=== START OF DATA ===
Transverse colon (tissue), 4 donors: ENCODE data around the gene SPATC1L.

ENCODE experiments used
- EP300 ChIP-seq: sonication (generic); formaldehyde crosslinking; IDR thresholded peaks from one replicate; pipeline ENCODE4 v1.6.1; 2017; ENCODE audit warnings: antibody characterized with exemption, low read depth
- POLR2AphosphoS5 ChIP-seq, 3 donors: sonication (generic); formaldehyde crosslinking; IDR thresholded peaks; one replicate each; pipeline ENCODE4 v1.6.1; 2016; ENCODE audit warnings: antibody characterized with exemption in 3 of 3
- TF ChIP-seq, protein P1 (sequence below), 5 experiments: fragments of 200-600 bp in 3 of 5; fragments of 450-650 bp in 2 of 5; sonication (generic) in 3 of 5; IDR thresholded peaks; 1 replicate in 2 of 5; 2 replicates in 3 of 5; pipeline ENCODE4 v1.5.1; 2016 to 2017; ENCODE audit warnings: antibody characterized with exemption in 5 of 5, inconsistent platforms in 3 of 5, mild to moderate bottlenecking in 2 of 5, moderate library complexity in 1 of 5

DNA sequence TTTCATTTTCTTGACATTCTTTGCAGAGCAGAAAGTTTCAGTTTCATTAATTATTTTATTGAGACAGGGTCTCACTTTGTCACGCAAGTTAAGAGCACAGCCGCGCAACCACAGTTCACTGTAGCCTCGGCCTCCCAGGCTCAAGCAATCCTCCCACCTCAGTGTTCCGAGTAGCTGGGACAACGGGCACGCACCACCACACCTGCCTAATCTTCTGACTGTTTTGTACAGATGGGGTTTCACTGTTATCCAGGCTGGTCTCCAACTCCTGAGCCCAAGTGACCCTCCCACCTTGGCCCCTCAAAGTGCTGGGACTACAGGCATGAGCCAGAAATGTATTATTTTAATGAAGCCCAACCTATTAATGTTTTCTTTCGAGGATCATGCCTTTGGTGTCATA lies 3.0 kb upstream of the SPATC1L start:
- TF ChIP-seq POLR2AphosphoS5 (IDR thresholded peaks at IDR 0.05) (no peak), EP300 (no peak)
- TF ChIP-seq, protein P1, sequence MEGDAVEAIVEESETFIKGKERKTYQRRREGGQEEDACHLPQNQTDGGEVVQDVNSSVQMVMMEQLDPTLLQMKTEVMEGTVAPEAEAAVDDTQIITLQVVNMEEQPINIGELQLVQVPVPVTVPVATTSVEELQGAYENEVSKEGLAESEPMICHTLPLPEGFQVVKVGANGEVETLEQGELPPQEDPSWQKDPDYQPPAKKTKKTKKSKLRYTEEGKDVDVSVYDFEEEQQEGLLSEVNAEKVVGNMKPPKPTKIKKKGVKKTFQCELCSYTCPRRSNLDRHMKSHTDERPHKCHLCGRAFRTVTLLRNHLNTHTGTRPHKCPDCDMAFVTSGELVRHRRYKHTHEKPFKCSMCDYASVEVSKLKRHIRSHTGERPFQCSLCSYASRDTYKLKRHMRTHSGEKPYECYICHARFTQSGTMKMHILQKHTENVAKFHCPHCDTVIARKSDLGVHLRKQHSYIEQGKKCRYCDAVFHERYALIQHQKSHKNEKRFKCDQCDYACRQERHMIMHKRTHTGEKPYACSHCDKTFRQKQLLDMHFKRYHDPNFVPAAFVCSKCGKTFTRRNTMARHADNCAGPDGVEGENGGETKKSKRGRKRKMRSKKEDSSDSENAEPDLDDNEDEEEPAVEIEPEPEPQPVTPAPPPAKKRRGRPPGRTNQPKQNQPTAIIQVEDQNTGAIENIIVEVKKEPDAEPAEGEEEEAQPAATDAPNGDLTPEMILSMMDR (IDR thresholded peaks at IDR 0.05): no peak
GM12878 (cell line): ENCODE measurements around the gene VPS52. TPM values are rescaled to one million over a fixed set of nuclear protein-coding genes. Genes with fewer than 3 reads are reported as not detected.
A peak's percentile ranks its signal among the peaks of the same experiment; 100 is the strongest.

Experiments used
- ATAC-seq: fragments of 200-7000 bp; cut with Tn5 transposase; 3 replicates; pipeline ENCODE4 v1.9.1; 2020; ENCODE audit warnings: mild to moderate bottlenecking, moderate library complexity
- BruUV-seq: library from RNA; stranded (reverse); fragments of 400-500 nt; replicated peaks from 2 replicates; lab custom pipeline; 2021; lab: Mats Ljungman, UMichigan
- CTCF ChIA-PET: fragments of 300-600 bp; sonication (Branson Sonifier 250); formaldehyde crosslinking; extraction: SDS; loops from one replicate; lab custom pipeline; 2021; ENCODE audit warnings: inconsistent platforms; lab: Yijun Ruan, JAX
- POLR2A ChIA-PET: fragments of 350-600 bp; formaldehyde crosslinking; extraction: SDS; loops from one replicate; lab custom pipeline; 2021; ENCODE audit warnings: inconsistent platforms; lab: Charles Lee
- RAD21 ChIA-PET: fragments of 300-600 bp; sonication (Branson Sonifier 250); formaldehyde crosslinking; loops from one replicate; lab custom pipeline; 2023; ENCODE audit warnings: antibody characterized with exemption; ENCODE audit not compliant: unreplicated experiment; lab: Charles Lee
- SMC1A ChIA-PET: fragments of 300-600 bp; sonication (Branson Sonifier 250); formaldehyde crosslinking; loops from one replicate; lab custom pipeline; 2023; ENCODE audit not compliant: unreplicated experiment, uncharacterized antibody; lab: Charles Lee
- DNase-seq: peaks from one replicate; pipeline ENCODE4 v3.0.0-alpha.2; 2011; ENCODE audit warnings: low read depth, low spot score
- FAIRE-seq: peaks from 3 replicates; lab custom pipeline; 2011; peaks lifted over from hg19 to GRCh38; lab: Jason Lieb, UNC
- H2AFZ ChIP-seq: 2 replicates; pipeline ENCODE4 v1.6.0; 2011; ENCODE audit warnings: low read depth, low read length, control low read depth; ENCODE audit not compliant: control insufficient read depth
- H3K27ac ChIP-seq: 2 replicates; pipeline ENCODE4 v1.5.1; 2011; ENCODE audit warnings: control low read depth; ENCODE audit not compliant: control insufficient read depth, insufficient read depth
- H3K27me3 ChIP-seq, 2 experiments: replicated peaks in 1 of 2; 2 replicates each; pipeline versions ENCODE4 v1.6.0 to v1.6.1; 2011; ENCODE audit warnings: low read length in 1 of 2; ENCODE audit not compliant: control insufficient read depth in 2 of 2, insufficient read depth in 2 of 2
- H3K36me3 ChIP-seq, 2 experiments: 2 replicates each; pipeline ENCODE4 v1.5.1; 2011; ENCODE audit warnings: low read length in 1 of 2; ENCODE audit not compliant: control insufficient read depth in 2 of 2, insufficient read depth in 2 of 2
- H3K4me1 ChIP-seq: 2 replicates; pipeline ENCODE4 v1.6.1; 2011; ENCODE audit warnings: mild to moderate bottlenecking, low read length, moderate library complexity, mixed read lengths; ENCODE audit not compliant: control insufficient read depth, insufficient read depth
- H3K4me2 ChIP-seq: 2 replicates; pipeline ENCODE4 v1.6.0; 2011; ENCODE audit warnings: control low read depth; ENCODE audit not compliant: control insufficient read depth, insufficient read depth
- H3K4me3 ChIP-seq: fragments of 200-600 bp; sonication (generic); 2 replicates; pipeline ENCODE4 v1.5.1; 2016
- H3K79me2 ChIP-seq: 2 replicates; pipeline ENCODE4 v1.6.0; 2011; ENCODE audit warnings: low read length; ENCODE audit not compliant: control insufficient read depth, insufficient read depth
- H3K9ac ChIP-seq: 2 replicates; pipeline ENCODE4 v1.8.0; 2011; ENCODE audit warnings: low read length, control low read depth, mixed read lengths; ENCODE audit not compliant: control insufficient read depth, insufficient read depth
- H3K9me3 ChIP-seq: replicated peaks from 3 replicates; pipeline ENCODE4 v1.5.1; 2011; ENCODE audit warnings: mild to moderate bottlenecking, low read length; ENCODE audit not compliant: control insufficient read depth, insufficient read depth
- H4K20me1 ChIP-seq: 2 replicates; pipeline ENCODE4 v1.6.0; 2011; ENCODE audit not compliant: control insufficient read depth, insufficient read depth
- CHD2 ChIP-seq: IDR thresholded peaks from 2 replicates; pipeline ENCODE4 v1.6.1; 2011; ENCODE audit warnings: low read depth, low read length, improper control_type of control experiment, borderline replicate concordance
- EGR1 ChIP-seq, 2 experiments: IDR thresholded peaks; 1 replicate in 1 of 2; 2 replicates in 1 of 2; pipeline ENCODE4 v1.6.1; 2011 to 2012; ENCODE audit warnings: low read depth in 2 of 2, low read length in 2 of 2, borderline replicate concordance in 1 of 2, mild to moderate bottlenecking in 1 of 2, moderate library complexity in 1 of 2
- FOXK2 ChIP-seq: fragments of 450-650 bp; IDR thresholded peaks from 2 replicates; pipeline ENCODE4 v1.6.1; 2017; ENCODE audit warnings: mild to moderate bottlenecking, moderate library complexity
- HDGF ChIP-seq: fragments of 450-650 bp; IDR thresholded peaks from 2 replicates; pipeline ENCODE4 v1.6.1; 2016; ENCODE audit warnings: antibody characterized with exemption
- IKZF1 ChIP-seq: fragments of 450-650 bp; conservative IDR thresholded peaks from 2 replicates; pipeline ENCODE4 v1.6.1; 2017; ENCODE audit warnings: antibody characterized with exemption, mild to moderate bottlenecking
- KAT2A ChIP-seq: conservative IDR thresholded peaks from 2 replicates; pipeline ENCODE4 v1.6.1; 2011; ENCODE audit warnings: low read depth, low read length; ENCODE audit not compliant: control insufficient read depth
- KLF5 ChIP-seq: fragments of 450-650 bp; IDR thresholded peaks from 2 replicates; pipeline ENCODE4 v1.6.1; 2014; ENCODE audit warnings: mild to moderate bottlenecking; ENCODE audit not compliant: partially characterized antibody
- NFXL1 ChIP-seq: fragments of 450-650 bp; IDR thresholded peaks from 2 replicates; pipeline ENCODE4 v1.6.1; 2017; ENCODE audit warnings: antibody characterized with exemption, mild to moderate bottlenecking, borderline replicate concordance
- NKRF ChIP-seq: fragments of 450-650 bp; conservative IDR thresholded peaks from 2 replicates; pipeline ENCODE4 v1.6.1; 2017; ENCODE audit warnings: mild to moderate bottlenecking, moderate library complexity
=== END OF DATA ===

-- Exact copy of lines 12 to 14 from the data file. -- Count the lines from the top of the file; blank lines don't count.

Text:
- ATAC-seq: fragments of 200-7000 bp; cut with Tn5 transposase; 3 replicates; pipeline ENCODE4 v1.9.1; 2020; ENCODE audit warnings: mild to moderate bottlenecking, moderate library complexity
- BruUV-seq: library from RNA; stranded (reverse); fragments of 400-500 nt; replicated peaks from 2 replicates; lab custom pipeline; 2021; lab: Mats Ljungman, UMichigan
- CTCF ChIA-PET: fragments of 300-600 bp; sonication (Branson Sonifier 250); formaldehyde crosslinking; extraction: SDS; loops from one replicate; lab custom pipeline; 2021; ENCODE audit warnings: inconsistent platforms; lab: Yijun Ruan, JAX